Think Like a Journalist, Write Like an Editor: Tips from the Pros

Ernest Hemingway famously said, ‘All you have to do is write one true sentence. Write the truest sentence that you know.’ For George Orwell, ‘Good prose should be transparent, like a window-pane.’ In this special guest post, Justin Osborne offers some top tips for writers drawn from the wisdom of the great and the good of the world of letters.

Writing is not always a skill that comes naturally to people. While it can be a struggle for some people more than others, there are a few standard techniques everyone can use to create engaging pieces. These methods, directly from expert journalists and editors, are designed to help both seasoned writers and everyday people create the best writings possible.

Know Your Audience

Just as you have your own voice when you speak, the content you write has its own style that you have developed over time. Typically, you’re accustomed to using informal language with family and friends, while you might sound more professional with coworkers, managers, and other high-powered leaders. Journalists and editors alike understand the importance of writing in a way that is catered to your audience. Before you begin to write, honestly consider to whom you are speaking and the voice you would like to use.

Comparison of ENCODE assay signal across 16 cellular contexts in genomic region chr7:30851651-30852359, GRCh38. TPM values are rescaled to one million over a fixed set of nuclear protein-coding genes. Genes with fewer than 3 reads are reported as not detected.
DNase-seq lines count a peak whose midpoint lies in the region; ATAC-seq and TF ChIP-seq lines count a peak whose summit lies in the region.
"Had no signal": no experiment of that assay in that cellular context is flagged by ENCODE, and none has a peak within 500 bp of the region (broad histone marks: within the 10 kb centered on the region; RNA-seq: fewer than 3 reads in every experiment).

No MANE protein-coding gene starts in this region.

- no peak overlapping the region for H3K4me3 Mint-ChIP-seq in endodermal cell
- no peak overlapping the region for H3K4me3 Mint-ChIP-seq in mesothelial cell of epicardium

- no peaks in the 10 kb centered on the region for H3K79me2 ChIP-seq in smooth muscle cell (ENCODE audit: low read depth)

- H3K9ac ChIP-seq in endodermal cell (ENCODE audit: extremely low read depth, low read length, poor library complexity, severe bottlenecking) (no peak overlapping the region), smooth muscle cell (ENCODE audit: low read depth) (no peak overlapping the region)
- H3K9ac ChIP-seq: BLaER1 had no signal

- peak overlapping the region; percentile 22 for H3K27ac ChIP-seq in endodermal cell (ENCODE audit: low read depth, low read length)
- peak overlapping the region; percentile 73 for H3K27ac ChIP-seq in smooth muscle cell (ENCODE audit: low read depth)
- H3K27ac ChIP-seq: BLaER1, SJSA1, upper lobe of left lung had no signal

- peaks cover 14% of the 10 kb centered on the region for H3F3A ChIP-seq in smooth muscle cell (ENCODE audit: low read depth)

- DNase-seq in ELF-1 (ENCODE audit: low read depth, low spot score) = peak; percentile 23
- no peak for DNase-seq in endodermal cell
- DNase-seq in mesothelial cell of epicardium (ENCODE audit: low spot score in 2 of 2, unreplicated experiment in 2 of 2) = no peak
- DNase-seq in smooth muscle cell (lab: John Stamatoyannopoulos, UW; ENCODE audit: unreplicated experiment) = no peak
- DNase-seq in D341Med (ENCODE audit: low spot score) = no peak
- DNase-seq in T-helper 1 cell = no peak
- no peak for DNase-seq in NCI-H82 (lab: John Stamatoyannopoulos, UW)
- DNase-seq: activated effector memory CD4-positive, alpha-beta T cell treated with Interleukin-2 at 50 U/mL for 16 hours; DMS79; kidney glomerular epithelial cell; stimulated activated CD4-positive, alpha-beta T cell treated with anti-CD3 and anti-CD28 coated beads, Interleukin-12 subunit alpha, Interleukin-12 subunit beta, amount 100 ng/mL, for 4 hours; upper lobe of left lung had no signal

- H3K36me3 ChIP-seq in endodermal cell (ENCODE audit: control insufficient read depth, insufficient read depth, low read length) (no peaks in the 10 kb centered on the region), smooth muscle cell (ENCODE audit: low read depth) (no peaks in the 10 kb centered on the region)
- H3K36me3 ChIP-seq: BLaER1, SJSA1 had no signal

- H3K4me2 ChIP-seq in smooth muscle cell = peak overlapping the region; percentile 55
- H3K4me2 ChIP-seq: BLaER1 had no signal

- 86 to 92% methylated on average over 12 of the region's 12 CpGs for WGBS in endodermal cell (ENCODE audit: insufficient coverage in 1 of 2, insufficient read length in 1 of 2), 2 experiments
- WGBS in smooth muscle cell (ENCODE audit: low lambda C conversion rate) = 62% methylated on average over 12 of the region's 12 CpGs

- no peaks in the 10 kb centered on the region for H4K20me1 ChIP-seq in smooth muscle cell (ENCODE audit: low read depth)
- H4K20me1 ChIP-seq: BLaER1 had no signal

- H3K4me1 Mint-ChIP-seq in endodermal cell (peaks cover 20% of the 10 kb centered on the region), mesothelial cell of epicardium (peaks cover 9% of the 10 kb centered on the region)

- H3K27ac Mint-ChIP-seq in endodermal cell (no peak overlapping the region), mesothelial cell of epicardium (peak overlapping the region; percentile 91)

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‘The Smallness of the World’: Dickens, Reynolds and Mayhew on Wellington Street

In this special guest blog post, Dr Mary Shannon writes about the remarkable London street where a number of noted Victorian journalists worked

Last week, I turned a street corner near Oxford Circus and bumped into a friend from university who I had not seen in a good while. We both exclaimed at the coincidence which had brought us both to this same spot at the same time. If one of us had chosen a different route, or been delayed by a few minutes, we would never have even been aware that we had been in such close proximity. What a chance encounter, we both exclaimed, in a city of 10 million people.

And yet, when I thought about it afterwards, the encounter was not so much of a co-incidence after all. The same factors which made us friends in the first place (age, interests, values) brought us to the same city and then made us familiar with the same areas of it: the same locations, the same streets. Our work and social lives brought us to similar places, week in, week out; it was only a matter of time before we crossed paths again. This kind of encounter is not unusual, I think, for many people who live in London. This may be a city of strangers, but it is also a collection of villages, and on a surprisingly regular basis I find myself bumping into friends on busy tube station platforms, on bridges, and at the theatre. When you share similar interests and lifestyles, London can begin to feel like a much smaller place. When you work in the same part of London, it feels localised. When you work on the same street, it feels simultaneously large and small at the same time.

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